• OK. Do you have any test results for when you were on those different meds?

    I have tried all sorts over the last 20 years (was previously OK on Levo only for 20 years). I've had Armour, Armour plus T3, T3 alone, generic NDT, finally back on Levo. Never felt well on anything.

    I've recently done a barrage of private tests as a last ditch attempt to try and get well. I found there was a problem with adrenals and virtually non-existent sex hormones (I am well past menopause). I was also not converting T4 to T3 very well and I was severely deficient in Vit D and ferritin and folate very low. I've added some T3 to a lower dose of Levo and am addressing everything else, things are gradually improving.

    Your Vit D needs raising to 100+. Are you supplementing? If not then you need a D3 supplement, 5000iu daily for a couple of months then reduce to a maintenance dose of 2,000iu daily. Keep an eye on it by retesting (City Assays fingerprick bloodspot test £28 if your GP wont do it) twice a year to ensure you don't reach too high a level where toxicity is a problem (220 according to City Assays). The Vit D should help with the aches and pains.

    When taking D3 we need to take K2-MK7. Vit D aids the absorption of calcium from food and K2 directs it to bones and teeth rather than arteries and soft tissues. It's also recommended to supplement with magnesium when taking Vit D, most of us need it anyway.

    Testing for magnesium isn't reliable.

    You really do need those other tests I mentioned. It might also be worth doing the Genova 24 hour saliva adrenal stress test. That will give a complete picture (apart from sex hormones, that's expensive to do privately so see what the others show first) and once you have the results then post in a new thread (along with reference ranges) and members can advise and make suggestions.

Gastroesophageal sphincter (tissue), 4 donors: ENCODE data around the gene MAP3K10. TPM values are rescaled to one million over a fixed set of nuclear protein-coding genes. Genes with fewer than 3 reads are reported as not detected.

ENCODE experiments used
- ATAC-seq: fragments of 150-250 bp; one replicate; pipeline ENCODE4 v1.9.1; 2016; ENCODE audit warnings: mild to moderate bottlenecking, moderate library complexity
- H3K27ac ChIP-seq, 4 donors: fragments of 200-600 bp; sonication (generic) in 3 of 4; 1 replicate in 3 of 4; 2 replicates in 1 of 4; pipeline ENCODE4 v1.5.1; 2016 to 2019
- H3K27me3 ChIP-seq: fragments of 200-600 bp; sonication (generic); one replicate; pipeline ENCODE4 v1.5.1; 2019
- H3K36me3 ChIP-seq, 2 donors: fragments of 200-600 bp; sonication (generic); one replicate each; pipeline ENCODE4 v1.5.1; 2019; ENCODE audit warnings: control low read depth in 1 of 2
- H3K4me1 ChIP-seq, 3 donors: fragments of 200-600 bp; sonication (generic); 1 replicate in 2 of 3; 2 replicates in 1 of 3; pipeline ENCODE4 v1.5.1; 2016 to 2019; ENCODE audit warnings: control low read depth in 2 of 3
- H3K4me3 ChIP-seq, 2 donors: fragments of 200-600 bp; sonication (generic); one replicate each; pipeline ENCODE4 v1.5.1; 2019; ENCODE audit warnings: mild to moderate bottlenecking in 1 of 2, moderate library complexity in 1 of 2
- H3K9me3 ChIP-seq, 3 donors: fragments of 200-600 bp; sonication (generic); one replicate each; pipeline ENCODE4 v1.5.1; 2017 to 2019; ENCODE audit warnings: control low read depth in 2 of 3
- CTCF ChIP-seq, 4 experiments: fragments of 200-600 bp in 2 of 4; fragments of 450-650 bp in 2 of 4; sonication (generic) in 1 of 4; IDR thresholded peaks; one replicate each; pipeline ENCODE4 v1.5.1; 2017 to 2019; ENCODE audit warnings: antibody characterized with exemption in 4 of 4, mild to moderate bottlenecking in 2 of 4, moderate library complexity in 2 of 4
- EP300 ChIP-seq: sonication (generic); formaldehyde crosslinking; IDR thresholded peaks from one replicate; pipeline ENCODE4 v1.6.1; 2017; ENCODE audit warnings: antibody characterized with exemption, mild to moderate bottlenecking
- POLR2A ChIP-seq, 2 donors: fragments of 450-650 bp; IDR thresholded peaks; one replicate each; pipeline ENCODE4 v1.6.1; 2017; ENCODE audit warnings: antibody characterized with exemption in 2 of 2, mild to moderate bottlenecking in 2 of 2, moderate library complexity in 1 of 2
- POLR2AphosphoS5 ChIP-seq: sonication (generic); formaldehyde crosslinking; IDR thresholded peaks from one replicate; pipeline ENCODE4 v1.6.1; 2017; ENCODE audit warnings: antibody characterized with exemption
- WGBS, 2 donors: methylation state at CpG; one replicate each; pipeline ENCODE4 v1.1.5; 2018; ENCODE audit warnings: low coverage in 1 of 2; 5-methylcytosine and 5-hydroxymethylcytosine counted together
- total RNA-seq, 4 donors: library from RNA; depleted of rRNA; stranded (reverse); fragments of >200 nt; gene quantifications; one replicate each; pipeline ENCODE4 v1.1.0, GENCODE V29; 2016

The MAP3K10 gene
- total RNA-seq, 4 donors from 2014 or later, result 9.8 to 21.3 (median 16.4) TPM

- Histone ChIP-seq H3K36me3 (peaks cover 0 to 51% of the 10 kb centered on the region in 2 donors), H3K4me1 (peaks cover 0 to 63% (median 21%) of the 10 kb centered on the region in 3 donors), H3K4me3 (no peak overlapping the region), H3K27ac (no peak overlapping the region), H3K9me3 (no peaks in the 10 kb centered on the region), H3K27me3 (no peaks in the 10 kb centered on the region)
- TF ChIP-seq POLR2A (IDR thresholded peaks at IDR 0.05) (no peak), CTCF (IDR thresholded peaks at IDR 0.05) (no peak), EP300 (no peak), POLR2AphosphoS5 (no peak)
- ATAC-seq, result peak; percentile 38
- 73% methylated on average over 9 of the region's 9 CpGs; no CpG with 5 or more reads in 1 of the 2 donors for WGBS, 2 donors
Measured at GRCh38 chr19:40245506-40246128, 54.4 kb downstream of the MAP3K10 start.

• Thanks for replying, going to look into getting some private tests done, think that's the best step to take at mo

  • I think what you need most is a doctor that understands thyroid. But they are sooooooo hard to find.

    Have you never felt well on any dose of anything? How much T3 were you taking? How much NDT? Now that you're back on T3 only, the best thing you could do would be to get private tests done that will test not just the TSH and FT4, but also the FT3 and antibodies. You can get a finger-prick test that covers all those, plus the essential vitamin and mineral tests that Susie mentions above.

    There was absolutely no point in testing your magnesium, because it will always be in range. But, that doesn't mean you aren't deficient. Why not just take some, see how you go.

    Your ferritin was high, but that doesn't mean much on its own, either, because it could have been high due to inflammation. You really need to have a full iron panel done.

    Other things you can take without testing, are vit C and selenium. The vit C will help with inflammation, and the selenium will help your body to synthesise the thyroid hormone. For the pain, you could try zinc, and/or curcuma + Piperine.

  • Thanks for your reply, we have a new dr now at our practice and haven't heard that he is very understanding, going to get some private tests done I think, thanks again